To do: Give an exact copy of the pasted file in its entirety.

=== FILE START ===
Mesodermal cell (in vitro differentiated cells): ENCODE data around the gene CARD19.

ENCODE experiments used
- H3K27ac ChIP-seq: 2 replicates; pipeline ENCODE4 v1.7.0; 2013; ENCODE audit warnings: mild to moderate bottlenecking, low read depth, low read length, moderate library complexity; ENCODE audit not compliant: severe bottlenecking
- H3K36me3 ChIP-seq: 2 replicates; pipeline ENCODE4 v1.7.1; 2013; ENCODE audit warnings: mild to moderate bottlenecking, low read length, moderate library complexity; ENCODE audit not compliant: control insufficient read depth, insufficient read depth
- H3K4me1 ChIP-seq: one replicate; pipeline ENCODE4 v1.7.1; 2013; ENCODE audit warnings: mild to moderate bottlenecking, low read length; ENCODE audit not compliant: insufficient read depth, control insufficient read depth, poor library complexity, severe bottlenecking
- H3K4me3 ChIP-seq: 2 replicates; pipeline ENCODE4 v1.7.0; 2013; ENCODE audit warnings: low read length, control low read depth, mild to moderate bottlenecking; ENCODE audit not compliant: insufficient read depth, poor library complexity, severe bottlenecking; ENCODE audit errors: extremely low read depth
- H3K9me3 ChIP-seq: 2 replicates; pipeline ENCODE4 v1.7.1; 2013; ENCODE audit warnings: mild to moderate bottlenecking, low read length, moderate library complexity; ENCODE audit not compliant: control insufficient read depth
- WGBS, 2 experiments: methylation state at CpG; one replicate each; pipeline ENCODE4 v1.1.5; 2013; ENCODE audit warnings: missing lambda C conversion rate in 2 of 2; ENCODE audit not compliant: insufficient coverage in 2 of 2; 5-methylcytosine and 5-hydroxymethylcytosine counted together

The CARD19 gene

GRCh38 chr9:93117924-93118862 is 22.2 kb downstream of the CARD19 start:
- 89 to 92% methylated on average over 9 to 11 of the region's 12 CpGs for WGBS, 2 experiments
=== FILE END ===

Mesodermal cell (in vitro differentiated cells): ENCODE data around the gene CARD19.

ENCODE experiments used
- H3K27ac ChIP-seq: 2 replicates; pipeline ENCODE4 v1.7.0; 2013; ENCODE audit warnings: mild to moderate bottlenecking, low read depth, low read length, moderate library complexity; ENCODE audit not compliant: severe bottlenecking
- H3K36me3 ChIP-seq: 2 replicates; pipeline ENCODE4 v1.7.1; 2013; ENCODE audit warnings: mild to moderate bottlenecking, low read length, moderate library complexity; ENCODE audit not compliant: control insufficient read depth, insufficient read depth
- H3K4me1 ChIP-seq: one replicate; pipeline ENCODE4 v1.7.1; 2013; ENCODE audit warnings: mild to moderate bottlenecking, low read length; ENCODE audit not compliant: insufficient read depth, control insufficient read depth, poor library complexity, severe bottlenecking
- H3K4me3 ChIP-seq: 2 replicates; pipeline ENCODE4 v1.7.0; 2013; ENCODE audit warnings: low read length, control low read depth, mild to moderate bottlenecking; ENCODE audit not compliant: insufficient read depth, poor library complexity, severe bottlenecking; ENCODE audit errors: extremely low read depth
- H3K9me3 ChIP-seq: 2 replicates; pipeline ENCODE4 v1.7.1; 2013; ENCODE audit warnings: mild to moderate bottlenecking, low read length, moderate library complexity; ENCODE audit not compliant: control insufficient read depth
- WGBS, 2 experiments: methylation state at CpG; one replicate each; pipeline ENCODE4 v1.1.5; 2013; ENCODE audit warnings: missing lambda C conversion rate in 2 of 2; ENCODE audit not compliant: insufficient coverage in 2 of 2; 5-methylcytosine and 5-hydroxymethylcytosine counted together

The CARD19 gene

GRCh38 chr9:93117924-93118862 is 22.2 kb downstream of the CARD19 start:
- 89 to 92% methylated on average over 9 to 11 of the region's 12 CpGs for WGBS, 2 experiments